Hunt was the original AI for lone predators.   Graze was the original AI for herd animals. 

 

So the AI becomes prioritized "try this, then try that", where each behavior you try is a decision tree that may or may not yield a "move" as output, such as "attack", or "wander" or "stand".

 

It just so happens that for every critter that hunts, the next behavior to try is graze. So if it gets to the end of hunt without triggering an action, it calls graze.  Which actually turns the "hunt" behavior into "hunt if you can, graze if you can't"  behavior.

 

Each AI type in the game, of which there are about a dozen, is simply a list of:    "if do some behavior, return, else if do some other behavior, return, etc.".  With behaviors like "i'm cornered", "i'm taking fire", "threat nearby", "time to hunt", "attack badguys within 100 feet" etc.  Actually, they are more of the form: check for some condition, if condition exists, react to condition, else check next highest priority condition to react to.

Edited by Norman Barrows

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No, I completely disagree. Having a switch with 12 different routines to call is just hiding the fact that you have massive duplication of logic inside those 12 routines, and that when you add a 13th you have no effective way of reusing the existing code. And whenever you change things you have to fix somewhere between 1 and 13 routines. Sounds like a nightmare to me. You don't need "one or more select_target() routines" - you need different criteria being assessed inside select_target(). Find a sensible way to organise that.

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you need different criteria being assessed inside select_target(). Find a sensible way to organise that.

 

that would be the enum with a switch on enum or a test of enum for each check performed in the loop. 

 

if (enum1) 

    {

    check_bandmemebrs

    check_friendlies

    etc

    }

 

 

 

=or=

 

 

if (enum1 or enum3)

   {

   check_bandmembers

   }

if (enum2 or enum4)

   {

   check_WILD

   }

etc

 

 

So in the end I have a bunch of checks, and a bunch of enums that say which checks get done.    Its kind of a toss up as to which of the above two forms would be easier to use and mod.    

 

Using the second form, you can do each loop just once. with the first form, you loop over the list of active animals for each thing you check (except band members). So if they can target both "tamed" and "wild of different species", then you'd loop though the list twice, once looking for tamed animals, and once looking for wild animals of different species.  So the second form seems to be more efficient.

 

But if i add a new enum, with the first form, all i do is add another case for the new enum and add the checks to that case. With the second form, i have to add the enum to the if statement of all required checks.  i guess its a wash.

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I find it astonishing that you're so adamantly opposed to the root suggestion, which is to drive this with data instead of hard-coding everything.

Build a data table that describes the factions and relationships. Then write code once which interprets this table and feeds runtime game parameters in and gets decisions out.

Then configure your faction additions/changes in data instead of rewriting/duplicating code.

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Any duplication of code is a design error. 

Whether you want to use named constants (enums) or other data in your logic is not so important. The main difference is that the named constants effectively prevents modding via data, because a programmer has to define them and recompile the source when they change.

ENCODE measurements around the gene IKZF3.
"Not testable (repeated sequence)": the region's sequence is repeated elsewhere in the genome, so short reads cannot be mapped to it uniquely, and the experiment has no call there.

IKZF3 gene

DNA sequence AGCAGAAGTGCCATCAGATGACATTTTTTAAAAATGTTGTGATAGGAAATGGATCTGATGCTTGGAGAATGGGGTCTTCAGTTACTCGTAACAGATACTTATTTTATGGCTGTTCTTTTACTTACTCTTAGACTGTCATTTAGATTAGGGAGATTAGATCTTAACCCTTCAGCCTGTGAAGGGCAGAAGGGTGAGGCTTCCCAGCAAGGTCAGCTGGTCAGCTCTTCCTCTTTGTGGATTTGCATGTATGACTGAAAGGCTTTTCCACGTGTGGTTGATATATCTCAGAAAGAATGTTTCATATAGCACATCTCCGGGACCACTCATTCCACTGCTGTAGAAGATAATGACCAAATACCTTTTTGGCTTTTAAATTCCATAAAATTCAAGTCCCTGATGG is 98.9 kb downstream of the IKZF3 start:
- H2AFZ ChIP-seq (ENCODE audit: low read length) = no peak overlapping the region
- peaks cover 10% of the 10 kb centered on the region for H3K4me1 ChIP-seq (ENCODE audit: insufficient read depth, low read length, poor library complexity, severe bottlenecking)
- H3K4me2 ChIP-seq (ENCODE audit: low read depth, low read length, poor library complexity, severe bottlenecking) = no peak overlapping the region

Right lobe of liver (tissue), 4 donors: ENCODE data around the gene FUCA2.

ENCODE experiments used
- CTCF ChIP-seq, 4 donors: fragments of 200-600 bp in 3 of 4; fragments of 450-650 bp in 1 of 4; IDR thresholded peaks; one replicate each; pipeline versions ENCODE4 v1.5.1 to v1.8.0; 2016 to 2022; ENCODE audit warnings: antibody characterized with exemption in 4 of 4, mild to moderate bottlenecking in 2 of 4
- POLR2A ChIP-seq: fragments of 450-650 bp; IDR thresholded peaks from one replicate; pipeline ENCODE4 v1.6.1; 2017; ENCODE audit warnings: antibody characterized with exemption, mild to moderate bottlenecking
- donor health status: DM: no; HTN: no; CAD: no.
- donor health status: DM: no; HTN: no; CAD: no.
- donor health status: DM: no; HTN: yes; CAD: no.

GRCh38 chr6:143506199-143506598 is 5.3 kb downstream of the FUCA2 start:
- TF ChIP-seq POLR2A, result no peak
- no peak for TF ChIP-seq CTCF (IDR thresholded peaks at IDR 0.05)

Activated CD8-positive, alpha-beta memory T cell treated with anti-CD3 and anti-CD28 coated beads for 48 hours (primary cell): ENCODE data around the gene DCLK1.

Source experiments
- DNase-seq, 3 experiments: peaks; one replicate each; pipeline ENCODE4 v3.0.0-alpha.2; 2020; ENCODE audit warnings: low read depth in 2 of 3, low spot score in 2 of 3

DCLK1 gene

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They are saying something more along the lines of, having your entities have an array of enums to identify what they fear, what they are allied with, what entities they eat, etc... and using the same (or close to the same) functions for all entities, regardless of type.

 

For example:

rabbit.threats = {lion, tiger, bear}; //oh my!
tigers.prey = {rabbit, gazelle, human};

You can even order those by priority, if you like. i.e. a tiger might prefer a gazelle, but would go for a rabbit if it's really near, or for a human if it's really hungry. Heck, it might go for a water buffalo if it it has help.

struct PreyBehavior
{
     Enum entityType; //I'll attack this entity...
     int maxPreyAllyRatio; //If they aren't too many of them, compared to me and my allies...
     float range; //And if it's close enough to even bother. (no point travelling a mile for a rabbit, but totally worth it to travel a mile for a gazelle).
     float hunger; //How hungry I have to be to go after this animal.
};
  
tigers.prey =
{
             {rabbit, 0 (no need for help), 200 ft (will travel 200 ft for a rabbit / can smell them from a mile away},
             {waterbuffalo, 3.0 (Better be at least 3 to 1), 5 miles (but I'll travel far to get a bite)}
             {human, 1.0 (Better be at least 1 to 1), 1 miles (I'll only travel a little ways), hunger = 0.9 (but I'm only going to go for a human if I'm desperate}
};

Mix in some other logic, and you can get things like "Bandit caveman will attack other cavemen if they are not part of same tribe and the bandits are in greater numbers than their targets."

By mixing in some randomness of who the entities spot, you can create scenario where bandits attack and then get overwhelmed not realizing the other cavemen had more friends nearby than they thought.

array<EntityHandle> Entity::scanForPrey(float chanceOfSpotting)
{
    array<EntityHandle> knownPrey;

    array<EntityHandle> entitiesInSearchRadius = getEntitiesWithin(my->position, preySearchRadius);
    nearbyEntities = nearbyEntities.sortByProximityTo(my->position);
    
    for(each nearby entity)
    {
          if(random() <= chanceOfSpotting)
          {
               if(my->entitiesIEat.contains(entity.type))
               {
                     knownPrey.push_back(entity);
               }
          }
    }

    return knownPrey;
}

array<EntityHandle> Entity::scanForThreats(float chanceOfSpotting)
{